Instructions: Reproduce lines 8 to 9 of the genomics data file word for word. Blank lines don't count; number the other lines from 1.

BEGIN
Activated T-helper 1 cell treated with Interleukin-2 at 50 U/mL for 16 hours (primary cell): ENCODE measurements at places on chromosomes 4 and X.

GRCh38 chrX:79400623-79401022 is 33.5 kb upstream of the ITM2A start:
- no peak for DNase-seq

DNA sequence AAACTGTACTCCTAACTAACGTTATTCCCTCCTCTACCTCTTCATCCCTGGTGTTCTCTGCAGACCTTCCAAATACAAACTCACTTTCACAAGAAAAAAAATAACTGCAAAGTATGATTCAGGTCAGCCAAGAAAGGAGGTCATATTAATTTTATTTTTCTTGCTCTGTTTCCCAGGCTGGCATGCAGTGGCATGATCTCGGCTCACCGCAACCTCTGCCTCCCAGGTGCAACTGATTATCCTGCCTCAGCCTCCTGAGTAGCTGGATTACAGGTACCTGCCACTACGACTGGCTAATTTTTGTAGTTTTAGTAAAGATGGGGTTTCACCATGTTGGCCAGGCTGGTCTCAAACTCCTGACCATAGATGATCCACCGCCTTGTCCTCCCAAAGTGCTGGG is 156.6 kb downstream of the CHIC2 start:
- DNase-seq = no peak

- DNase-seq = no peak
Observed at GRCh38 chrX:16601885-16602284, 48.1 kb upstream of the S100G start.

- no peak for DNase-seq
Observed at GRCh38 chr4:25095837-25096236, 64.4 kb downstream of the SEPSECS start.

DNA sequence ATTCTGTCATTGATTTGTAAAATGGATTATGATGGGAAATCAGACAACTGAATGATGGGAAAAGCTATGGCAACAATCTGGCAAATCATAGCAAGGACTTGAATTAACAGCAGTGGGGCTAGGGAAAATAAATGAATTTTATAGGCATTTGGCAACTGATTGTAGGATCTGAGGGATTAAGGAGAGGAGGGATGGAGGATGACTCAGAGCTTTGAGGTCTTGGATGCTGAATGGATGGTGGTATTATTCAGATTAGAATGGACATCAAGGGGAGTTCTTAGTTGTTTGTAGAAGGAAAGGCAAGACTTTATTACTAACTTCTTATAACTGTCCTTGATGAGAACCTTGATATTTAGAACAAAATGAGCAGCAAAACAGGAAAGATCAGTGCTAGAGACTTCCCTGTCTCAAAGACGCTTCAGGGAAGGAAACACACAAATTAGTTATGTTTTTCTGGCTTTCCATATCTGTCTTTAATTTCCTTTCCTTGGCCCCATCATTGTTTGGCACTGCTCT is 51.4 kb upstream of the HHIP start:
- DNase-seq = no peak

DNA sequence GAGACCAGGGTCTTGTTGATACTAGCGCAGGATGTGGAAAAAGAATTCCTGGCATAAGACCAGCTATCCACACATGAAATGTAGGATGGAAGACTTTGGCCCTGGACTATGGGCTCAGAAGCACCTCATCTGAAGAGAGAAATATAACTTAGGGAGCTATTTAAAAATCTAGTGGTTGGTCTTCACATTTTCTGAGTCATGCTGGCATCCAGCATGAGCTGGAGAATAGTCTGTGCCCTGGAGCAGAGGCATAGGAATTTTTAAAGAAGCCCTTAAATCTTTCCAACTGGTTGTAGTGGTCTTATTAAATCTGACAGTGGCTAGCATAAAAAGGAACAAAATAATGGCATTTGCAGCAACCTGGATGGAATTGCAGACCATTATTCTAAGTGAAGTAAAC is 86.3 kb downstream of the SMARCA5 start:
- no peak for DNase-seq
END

- no peak for DNase-seq
Observed at GRCh38 chr4:25095837-25096236, 64.4 kb downstream of the SEPSECS start.